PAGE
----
In the development of policy proposals and the legislative process, EU institutions and agencies draw on evidence and advice. This is a complex and diverse picture and there are a number of ways that they do this, including through expert advisory groups and various consultative processes. However, at the current time, there is no cross-institutional mechanism for developing and delivering scientific evidence and advice throughout the policymaking process; it varies according to EU institution or agency. National governments also draw on their domestic arrangements for seeking scientific advice.
The European Commission
The European Commission has an in-house science service, the Joint Research Centre (JRC), which runs seven scientific institutes across the EU and responds to requests from other Directorate Generals for scientific analysis.
For the period 2012 – 2014, the President of the European Commission appointed a Chief Scientific Adviser supported by a relatively small team.
Following a review of scientific advice mechanisms in 2015, the European Commission announced the creation of a Scientific Advice Mechanism (SAM) in May 2015. This SAM consists of three new elements:
- A high level group of seven scientific advisers to provide high quality scientific advice to the Commission on specific pieces of policy or legislation where scientific advice is particularly necessary.
- A stronger relationship with the academies’ networks: Academia Europaea, All European Academies (ALLEA), European Academies Science Advisory Council (EASAC), Euro-CASE and Federation of European Academies of Medicine (FEAM).
- A dedicated secretariat in DG Research.
There are over 1000 expert advisory groups which advise the European Commission. They provide the Commission with advice and expertise in the drafting of policy proposals including legislation, preparing delegated acts, and implementing existing EU legislation, programmes and policies. This can include, but is not limited to providing scientific input. Experts in relevant fields are selected by the European Commission and can be invited to apply through public calls for advisors. Commission expert groups can be permanent or temporary.
Many Directorates General (DGs) have Advisory Committees focused on providing scientific advice. For example, in DG Health and Food Safety, the Commission can draw on four scientific committees: the Scientific Committee on Emerging and Newly Identified Health Risks (SCENIHR), the Scientific Committee on Consumer Safety, the Scientific Committee on Health and Environmental Risks and the Inter-Committee Coordination Group. These committees provide scientific opinions in response to specific requests, and can also consult with other scientists and experts.
The European Commission also employs external consultants to undertake project work, which can include scientific analysis.
The European Parliament
The European Parliament has its own scientific advisory bodies, but they are structured differently to those in the European Commission. The European Parliamentary Research Service (EPRS) provides analysis and scientific evidence on specific issues, along similar lines to the UK Parliament’s House of Commons and House of Lords Libraries. MEPs can use the services of STOA (Science and Technology Options Assessment) which carries out foresight projects, and acts both proactively and reactively to requests from MEPs.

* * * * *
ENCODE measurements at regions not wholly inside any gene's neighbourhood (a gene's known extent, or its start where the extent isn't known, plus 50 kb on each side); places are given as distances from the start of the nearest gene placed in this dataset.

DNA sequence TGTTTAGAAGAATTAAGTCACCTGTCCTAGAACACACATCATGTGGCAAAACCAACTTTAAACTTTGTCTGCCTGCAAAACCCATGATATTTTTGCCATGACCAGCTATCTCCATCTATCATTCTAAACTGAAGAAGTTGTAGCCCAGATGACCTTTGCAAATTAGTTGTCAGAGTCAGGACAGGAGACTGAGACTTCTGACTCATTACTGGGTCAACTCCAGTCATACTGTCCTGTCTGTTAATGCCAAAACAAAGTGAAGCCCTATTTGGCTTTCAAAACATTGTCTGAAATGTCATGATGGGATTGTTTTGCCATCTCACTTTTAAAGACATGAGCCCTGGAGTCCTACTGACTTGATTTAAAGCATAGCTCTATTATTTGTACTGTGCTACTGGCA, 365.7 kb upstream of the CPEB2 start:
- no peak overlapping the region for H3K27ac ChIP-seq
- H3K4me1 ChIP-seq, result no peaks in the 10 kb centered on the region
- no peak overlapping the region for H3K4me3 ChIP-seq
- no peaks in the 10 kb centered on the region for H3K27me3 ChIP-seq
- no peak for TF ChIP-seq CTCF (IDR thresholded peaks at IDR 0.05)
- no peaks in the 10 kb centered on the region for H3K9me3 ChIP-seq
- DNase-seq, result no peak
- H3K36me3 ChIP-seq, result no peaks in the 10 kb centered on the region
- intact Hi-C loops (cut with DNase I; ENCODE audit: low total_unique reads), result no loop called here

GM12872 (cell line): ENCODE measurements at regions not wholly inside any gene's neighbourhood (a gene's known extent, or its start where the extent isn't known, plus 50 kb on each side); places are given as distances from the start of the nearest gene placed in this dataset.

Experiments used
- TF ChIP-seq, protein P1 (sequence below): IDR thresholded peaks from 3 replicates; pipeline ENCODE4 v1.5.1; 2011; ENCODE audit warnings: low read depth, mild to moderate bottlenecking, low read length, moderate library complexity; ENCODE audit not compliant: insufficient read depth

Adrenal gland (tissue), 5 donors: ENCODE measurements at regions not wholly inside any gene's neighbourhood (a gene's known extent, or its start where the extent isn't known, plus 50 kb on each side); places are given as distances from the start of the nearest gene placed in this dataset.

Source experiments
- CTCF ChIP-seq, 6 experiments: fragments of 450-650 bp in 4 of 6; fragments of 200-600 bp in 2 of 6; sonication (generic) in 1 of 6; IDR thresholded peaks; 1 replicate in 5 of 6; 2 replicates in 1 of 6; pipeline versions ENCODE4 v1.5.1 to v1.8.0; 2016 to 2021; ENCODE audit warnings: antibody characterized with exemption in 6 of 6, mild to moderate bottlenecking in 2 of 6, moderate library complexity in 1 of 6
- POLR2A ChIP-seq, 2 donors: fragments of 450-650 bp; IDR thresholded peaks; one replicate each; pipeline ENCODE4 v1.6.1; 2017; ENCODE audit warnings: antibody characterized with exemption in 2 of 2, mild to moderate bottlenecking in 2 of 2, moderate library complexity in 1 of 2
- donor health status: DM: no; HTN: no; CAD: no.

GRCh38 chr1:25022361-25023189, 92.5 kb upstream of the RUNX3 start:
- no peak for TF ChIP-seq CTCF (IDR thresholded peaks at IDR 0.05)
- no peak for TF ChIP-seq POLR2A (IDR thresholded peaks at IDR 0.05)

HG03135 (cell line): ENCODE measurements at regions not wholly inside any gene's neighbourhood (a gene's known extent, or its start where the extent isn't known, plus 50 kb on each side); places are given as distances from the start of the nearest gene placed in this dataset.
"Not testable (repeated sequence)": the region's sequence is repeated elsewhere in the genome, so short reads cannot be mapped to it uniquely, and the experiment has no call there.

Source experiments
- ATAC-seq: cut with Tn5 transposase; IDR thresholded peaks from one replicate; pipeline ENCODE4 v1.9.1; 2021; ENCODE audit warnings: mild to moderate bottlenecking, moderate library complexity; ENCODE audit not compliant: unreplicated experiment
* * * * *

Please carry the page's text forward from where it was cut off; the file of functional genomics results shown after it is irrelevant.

There are many less formal mechanisms through which MEPs may access scientific information including through contact with their constituents and campaign groups.
Council of the European Union (Council)
Given that the Council is made up of representatives from EU Member States, Ministers attending draw on their own national science advice mechanisms, rather than use a collective mechanism. These systems will vary across Member States.
Within the Council, the Committee of Permanent Representatives of the Governments of the Member States to the European Union (Coreper) brings together senior officials who prepare meetings of ministers drawing on the prior work of some 150 working groups and committees. These can be standing groups or established by Coreper to deal with a specific issue. The Working Party on Research considers research and innovation issues and legislation before these are discussed at Competitiveness Council meetings (meetings of national ministers with relevant portfolios and relevant Commissioners); it does not provide scientific advice per se.
Scientists, like all EU citizens, can engage with the European Institutions outside the formal scientific advice mechanisms.
EU agencies also seek scientific advice and expertise, and can provide it when relevant to their area of operation.
For example, the European Medicines Agency (EMA) is based in London and its purpose is to evaluate and oversee the use of medicines across Europe with the intention of protecting and promoting public and animal health. It also provides scientific evaluation of applications to market medicinal products in Europe. Member States or the Commission can request a scientific opinion on medicine from the EMA. Another EU agency relevant to research is the European Food Safety Authority, based in Italy, which provides scientific opinions on a number of EU policy areas, including GMOs.
Many scientists input through these established EU and national mechanisms. In addition, scientists, like all EU citizens, can engage with the European institutions outside the formal scientific advice mechanisms outlined above. They can contact EU officials and Members of the European Parliament on their own initiative.
It is important to recognise that providing scientific evidence and advice does not guarantee that it will be taken into account in the development of policies. Other factors may play a legitimate role in shaping policy, including social norms, tradition and moral values.